Jean-Louis Menann-Kouamé: ‘Our success is based on that of Orange Money’

By Quentin Velluet, special correspondent in Abidjan
Posted on Thursday, 12 May 2022 19:11

A woman performs a financial transaction at a bank of the French mobile operator Orange in Abidjan, Ivory Coast, September 18, 2020. REUTERS/Macline Hien

Orange Bank Africa still does not have the authorisation to launch in Senegal, Mali, or Burkina Faso, but its managing director agreed to explain the progress of the African digital bank in Côte d'Ivoire, where it has already attracted 800,000 customers.

Nearly two years after taking over as head of Orange Bank Africa (OBA), Ivorian Jean-Louis Menann-Kouamé is keen to highlight the strength of his digital bank, which the French telecoms operator launched in July 2020 with its partner NSIA, a 25% shareholder. At the beginning of the adventure, however, OBA’s announced ambitions were much greater than they are today. The African digital bank, chaired by Paul de Leusse, director of Orange Bank in Europe, had hoped to reach 10 million customers by 2025, thanks to a rapid launch in Senegal, Mali and Burkina Faso.

Due to a longer than expected approval process with the Central Bank of West African States (BCEAO), these objectives have not been achieved. At the end of April 2022, the service had 800,000 customers in Côte d’Ivoire, the only market at the moment. We met with the director for an interview on the sidelines of the Cyber Africa Forum (co-organised by Jeune Afrique Media Group), which was held from 9-10 May in Abidjan.

Jeune Afrique: Orange Bank Africa had 500,000 customers six months after its launch in July 2020, but few figures have been published on the state of your development since then. Two years later, have you managed to convince as many customers as you did when you started?

Jean-Louis Menann-Kouamé: We have nearly 800,000 customers in Côte d’Ivoire and have granted just over 80bn CFA francs ($128.3m) in pico-credits [Editor’s note: up to 100 euros] to date. Today, our computer system is capable of allocating a pico-credit to an applicant in less than 10 seconds, seven days a week and 24 hours a day, regardless of the user’s geographical location and connection. Where 2G works, Orange Bank works.

Our offer has thus been successful, enabling us to increase the loan limits to 300,000 CFA francs, and we hope to be able to increase this to 500,000 CFA francs, or even 1m CFA francs, before the end of the year.

We have also increased the repayment period, which was 30 days. This has now been extended to 90 days. Finally, we have launched ‘mood’ repayment, which, unlike repayment in fixed instalments, allows an individual to repay his or her loan in small amounts when he or she can.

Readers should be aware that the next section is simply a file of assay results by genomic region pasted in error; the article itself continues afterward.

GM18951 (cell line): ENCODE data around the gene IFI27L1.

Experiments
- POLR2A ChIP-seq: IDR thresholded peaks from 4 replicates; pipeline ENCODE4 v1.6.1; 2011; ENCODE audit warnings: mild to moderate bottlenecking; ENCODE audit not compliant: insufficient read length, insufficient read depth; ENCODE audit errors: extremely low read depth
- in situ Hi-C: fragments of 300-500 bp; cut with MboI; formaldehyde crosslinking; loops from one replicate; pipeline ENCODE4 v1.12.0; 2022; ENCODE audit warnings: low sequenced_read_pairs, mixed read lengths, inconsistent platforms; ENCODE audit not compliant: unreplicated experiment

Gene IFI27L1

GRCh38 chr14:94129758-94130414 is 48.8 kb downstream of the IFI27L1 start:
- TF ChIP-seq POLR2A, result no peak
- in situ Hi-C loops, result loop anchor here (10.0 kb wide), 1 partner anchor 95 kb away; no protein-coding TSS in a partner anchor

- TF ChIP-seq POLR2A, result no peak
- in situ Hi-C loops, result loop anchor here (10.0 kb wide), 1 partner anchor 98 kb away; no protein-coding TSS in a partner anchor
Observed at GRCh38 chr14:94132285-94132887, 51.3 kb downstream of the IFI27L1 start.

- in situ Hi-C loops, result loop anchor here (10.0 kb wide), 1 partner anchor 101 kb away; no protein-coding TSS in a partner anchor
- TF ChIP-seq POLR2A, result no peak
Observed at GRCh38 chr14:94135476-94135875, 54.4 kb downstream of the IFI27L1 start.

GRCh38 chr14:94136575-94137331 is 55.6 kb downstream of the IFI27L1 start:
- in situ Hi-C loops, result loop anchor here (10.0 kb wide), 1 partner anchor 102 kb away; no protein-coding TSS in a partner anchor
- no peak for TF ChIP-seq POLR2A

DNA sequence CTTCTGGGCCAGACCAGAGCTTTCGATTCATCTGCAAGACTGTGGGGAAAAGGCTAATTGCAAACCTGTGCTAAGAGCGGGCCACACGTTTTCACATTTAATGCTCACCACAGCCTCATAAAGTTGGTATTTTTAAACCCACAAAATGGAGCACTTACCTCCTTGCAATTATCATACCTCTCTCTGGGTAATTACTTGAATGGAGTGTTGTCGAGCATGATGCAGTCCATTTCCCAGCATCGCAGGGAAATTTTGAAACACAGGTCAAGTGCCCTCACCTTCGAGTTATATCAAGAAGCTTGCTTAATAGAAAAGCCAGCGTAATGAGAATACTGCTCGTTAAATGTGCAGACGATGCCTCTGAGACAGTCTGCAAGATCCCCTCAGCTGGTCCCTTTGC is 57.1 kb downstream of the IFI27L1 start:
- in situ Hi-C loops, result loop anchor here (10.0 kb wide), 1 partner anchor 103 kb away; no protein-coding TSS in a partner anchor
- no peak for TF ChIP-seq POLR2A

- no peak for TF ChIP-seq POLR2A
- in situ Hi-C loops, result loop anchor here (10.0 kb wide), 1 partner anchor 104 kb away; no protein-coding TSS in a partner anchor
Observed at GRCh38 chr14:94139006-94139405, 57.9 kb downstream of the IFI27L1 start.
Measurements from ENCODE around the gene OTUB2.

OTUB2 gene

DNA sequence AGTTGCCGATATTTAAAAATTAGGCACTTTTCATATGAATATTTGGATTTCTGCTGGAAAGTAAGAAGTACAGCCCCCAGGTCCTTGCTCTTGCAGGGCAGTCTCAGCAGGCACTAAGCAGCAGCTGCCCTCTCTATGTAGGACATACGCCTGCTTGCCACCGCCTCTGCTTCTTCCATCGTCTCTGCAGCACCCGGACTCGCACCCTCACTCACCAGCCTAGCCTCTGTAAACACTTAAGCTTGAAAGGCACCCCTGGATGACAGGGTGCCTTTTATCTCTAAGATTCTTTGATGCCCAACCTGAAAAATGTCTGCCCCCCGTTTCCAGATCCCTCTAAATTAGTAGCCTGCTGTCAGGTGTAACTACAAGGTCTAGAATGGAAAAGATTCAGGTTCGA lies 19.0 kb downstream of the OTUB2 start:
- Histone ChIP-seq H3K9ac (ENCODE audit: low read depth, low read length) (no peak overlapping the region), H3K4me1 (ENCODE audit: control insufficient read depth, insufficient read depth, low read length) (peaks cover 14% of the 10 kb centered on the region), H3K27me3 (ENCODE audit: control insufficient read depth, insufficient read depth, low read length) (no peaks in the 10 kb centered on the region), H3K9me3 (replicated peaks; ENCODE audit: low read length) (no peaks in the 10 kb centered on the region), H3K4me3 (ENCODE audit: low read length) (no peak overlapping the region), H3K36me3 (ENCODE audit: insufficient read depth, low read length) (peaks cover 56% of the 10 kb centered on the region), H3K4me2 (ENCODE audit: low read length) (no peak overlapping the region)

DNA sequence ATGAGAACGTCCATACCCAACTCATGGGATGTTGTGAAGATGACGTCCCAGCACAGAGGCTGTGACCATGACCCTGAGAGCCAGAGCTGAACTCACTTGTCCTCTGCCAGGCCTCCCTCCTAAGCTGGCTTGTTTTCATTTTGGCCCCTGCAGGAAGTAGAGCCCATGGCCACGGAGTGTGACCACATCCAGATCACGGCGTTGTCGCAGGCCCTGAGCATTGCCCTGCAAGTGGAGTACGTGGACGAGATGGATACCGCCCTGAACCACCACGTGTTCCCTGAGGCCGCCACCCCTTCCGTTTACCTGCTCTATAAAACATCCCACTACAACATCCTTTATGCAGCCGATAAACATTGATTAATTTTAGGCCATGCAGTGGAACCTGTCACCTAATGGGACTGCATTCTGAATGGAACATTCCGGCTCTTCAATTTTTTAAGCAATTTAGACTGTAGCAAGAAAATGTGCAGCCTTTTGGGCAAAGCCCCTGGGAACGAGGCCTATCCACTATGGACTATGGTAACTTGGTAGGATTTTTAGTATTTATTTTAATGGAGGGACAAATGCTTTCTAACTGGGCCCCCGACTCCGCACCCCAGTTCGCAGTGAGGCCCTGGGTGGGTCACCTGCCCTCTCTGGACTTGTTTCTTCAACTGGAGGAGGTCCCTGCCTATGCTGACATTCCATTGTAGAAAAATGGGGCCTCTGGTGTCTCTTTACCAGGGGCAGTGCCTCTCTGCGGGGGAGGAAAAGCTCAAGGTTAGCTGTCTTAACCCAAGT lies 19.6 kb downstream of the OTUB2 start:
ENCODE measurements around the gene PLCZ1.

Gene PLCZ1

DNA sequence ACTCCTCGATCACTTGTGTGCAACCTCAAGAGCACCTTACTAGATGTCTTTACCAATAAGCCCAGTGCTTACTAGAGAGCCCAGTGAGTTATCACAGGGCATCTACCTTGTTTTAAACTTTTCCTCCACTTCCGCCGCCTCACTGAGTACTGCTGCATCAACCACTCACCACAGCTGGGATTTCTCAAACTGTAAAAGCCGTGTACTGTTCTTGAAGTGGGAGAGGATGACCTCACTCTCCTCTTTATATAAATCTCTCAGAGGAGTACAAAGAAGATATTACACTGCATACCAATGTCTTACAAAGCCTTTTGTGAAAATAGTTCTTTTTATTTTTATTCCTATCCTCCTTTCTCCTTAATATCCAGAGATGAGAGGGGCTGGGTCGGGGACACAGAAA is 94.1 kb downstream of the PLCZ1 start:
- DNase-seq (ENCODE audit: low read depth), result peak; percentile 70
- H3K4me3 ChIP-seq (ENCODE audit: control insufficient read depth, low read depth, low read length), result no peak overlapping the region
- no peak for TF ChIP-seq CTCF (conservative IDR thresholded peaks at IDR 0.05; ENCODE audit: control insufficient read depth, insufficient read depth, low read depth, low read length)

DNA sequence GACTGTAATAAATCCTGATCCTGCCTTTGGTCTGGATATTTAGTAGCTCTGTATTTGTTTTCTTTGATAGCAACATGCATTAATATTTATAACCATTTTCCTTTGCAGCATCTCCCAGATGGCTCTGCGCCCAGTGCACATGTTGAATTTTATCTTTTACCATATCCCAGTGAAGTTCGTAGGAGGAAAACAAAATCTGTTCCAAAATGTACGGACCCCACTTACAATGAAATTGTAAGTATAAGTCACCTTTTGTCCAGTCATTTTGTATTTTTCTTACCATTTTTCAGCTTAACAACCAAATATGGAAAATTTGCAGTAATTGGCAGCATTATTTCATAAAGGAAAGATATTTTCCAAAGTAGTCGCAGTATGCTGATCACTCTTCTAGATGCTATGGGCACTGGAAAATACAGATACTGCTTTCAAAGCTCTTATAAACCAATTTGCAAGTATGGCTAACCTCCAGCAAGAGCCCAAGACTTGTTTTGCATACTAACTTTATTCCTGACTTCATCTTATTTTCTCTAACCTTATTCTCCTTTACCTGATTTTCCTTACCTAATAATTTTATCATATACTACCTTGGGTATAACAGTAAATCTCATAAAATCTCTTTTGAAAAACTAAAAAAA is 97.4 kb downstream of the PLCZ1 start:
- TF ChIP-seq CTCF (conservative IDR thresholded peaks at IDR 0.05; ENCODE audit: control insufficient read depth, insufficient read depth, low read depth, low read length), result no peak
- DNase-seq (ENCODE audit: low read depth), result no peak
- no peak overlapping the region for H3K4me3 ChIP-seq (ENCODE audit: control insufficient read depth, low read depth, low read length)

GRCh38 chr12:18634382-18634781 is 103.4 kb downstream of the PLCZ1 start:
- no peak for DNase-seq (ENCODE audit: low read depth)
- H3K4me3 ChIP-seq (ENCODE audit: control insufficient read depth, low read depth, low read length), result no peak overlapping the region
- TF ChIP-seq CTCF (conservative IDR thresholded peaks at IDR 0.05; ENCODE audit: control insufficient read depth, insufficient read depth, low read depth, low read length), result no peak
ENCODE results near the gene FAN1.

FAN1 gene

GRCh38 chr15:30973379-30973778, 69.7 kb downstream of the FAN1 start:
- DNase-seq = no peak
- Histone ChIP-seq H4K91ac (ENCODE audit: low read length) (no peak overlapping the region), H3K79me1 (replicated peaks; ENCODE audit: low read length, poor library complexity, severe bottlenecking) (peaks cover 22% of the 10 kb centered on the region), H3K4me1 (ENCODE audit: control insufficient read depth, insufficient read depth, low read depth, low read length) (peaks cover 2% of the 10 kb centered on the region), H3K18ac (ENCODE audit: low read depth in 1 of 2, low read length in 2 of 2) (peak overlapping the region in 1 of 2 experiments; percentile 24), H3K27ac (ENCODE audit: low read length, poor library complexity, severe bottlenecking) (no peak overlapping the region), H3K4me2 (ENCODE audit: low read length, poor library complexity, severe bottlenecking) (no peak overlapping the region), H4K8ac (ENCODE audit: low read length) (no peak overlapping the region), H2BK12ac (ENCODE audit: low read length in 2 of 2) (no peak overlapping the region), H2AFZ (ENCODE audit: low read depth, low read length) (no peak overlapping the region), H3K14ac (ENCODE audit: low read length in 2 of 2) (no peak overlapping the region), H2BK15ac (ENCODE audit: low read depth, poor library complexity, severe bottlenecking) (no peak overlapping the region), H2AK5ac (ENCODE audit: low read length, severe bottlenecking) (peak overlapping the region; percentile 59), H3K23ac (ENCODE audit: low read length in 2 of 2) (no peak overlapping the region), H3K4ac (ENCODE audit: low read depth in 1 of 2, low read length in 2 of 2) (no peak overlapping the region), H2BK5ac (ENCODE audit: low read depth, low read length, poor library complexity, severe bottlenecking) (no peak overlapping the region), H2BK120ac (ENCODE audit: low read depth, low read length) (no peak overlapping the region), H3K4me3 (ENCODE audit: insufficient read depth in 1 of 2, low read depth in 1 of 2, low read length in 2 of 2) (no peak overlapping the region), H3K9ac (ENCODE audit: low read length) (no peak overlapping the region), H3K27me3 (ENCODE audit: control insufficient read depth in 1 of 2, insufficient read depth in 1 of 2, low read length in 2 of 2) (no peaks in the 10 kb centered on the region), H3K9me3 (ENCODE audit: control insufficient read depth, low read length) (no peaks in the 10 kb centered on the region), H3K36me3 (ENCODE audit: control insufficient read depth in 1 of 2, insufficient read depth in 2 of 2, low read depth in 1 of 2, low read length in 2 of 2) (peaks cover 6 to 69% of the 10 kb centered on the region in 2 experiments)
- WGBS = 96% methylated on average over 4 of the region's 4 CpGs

This is an offer that appeals in particular to our clients in the informal sector. Few figures were given until now because we did not want to communicate haphazardly until we were sure that we had tested the robustness of our system and had the references that I have just outlined.

BCEAO authorisations will be given country by country… We are not in a hurry.

Your initial timetable provided for a rapid launch in Senegal and then successive implementations in Burkina Faso and Mali. Although applications for approval were submitted to the BCEAO several months ago, it has still not granted you these precious permits. Why is this?

You don’t start up in a new country just because you’ve started up in a previous country. You have to meet several requirements, which we are working on with the BCEAO, such as the maturity of our activity. The authorisations will be given country by country and will allow us to request the opening of branches in Senegal, Mali and Burkina Faso with our current shareholder, which remains NSIA. We are not in a hurry.

Do you fear competition from Wave, which has just obtained an e-money issuer licence for the entire West African Economic and Monetary Union area, and has confirmed that it wants to create partnerships with banking players to offer services similar to yours?

Wave is not a competitor of Orange Bank. They have obtained a licence as an electronic money issuer. However, this type of institution is not authorised to offer credit or savings accounts. It is authorised to enable clients to transfer money, manage withdrawals and deposits and pay bills. It is a non-issue.

In Africa, we are building on the success of mobile money and lending to customers we already know.

How would you judge the growth of Orange Bank Africa compared to Orange Bank in Europe, which has had some financial difficulties?

The business models are different. In Africa, we are building on the success of mobile money and lending to customers we know because they already have an Orange Money e-wallet. This service has about four million active customers in Côte d’Ivoire, three million in Senegal, three million in Mali and three million in Burkina Faso. In other words, we already have a potential of 13 million active customers who are eligible for our pico-credit and interest-bearing savings services. In France, the model is based on a longer and different history than ours.

Finally, I would like to mention that there is no financial link between Orange Bank Africa and Orange Bank, although Paul de Leusse, CEO of Orange Bank, is Chairman of OBA’s Board of Directors.

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